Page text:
Sandra Gneo, 27, was one of Golden's first customers when The Perfect Smile opened earlier this year. A dental hygienist (not with Golden), Gneo says she heard about the laser treatment through the dental grapevine and decided to try it out. "I am very happy with the results," she says. "I will have to do tray whitening to maintain them, but [two applications] are included in the cost." Twice-a-year maintenance with the tray method is recommended because as soon as people start living again-i.e., smoking and drinking- new stains can appear. Laser whitening runs anywhere from $800 to $2,000.

Tray whitening costs $250 to $800, takes one to three weeks and, because it's done at home, requires diligence on the part of the whitenee. It is, however, every bit as effective as laser whitening. Trays-in which the whitening gel is placed-are fashioned to fit the client's teeth, and he or she must wear the trays, usually overnight, for about two weeks.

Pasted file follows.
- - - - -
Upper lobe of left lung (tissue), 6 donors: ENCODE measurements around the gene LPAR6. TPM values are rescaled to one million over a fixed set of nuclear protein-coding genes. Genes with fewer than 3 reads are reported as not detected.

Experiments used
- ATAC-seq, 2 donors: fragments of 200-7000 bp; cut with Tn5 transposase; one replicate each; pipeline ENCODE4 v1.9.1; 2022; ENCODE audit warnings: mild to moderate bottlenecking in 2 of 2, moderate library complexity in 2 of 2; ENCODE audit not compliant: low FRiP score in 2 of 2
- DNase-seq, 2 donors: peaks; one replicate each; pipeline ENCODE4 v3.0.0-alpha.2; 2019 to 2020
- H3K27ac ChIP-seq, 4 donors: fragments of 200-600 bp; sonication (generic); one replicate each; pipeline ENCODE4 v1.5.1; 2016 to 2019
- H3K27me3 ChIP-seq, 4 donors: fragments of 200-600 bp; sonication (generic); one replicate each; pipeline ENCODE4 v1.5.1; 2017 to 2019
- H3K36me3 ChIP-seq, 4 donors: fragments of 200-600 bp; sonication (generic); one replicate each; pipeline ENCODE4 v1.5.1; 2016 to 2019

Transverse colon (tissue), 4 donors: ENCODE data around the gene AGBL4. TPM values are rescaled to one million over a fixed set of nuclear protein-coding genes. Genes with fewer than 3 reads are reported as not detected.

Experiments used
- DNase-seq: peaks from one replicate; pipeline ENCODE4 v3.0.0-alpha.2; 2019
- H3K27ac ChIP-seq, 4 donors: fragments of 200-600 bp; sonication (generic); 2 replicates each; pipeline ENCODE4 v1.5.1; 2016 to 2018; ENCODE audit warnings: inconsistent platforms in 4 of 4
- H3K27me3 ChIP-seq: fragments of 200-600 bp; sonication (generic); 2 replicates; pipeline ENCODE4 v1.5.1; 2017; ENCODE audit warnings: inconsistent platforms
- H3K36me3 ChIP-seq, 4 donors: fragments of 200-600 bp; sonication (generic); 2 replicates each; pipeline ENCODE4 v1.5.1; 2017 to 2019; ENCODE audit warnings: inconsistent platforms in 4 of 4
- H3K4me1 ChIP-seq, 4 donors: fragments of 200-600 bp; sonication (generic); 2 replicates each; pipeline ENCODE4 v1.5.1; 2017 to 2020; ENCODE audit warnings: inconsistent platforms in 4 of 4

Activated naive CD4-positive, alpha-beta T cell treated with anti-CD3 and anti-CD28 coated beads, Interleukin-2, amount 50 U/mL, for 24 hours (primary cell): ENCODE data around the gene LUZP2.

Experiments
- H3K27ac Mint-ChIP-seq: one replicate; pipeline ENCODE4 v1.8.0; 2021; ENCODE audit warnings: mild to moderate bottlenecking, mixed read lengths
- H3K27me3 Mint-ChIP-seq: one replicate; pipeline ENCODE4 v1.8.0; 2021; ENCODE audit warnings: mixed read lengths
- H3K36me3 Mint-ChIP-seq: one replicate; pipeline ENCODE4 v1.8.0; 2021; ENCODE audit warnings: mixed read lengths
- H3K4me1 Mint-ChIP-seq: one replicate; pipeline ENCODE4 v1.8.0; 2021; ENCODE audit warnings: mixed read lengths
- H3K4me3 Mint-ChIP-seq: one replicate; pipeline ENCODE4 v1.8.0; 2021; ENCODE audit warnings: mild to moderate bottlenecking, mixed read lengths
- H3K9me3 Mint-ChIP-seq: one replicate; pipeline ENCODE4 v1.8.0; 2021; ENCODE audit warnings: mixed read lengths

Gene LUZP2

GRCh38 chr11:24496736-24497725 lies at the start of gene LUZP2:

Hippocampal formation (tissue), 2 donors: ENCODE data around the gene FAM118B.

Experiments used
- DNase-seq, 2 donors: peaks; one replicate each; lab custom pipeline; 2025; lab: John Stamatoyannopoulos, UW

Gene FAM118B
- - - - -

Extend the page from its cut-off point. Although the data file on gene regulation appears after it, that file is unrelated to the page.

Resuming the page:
"If you're getting married tomorrow, then I'd recommend the laser treatment," says Dr. Edward Philips of The Studio for Aesthetic Dentistry whose clients have included Yuk Yuk's owner Mark Breslin and renowned architects George Yabu and Glenn Pushelberg (designers of Toronto's Canoe and Monsoon restaurants, just for starters). "But if you're not rushed, stick with the trays. They're cheaper." Once you have the trays, you can buy the whitening gel to maintain results-two tubes cost $50 and last for two years, or four applications. Philips also speaks highly of "spot lasering," whereby if you've done the trays or you have veneers and there's one stubborn tooth that won't part with its stain, it's "the perfect time to blast it with the laser." Spot lasering costs $250 to $500 per tooth.

If coffee stains aren't your biggest smile problems, but you want the shape of your teeth changed, consider bonding, veneers and crowns. What lay people call "bonding" is the process of applying acrylic resin (though bonding technically refers to the method of attachment for both resin and veneers), curing it with a bright blue light and then, as the client wishes, altering the shape, size and colour of the tooth. It costs about $350 per tooth.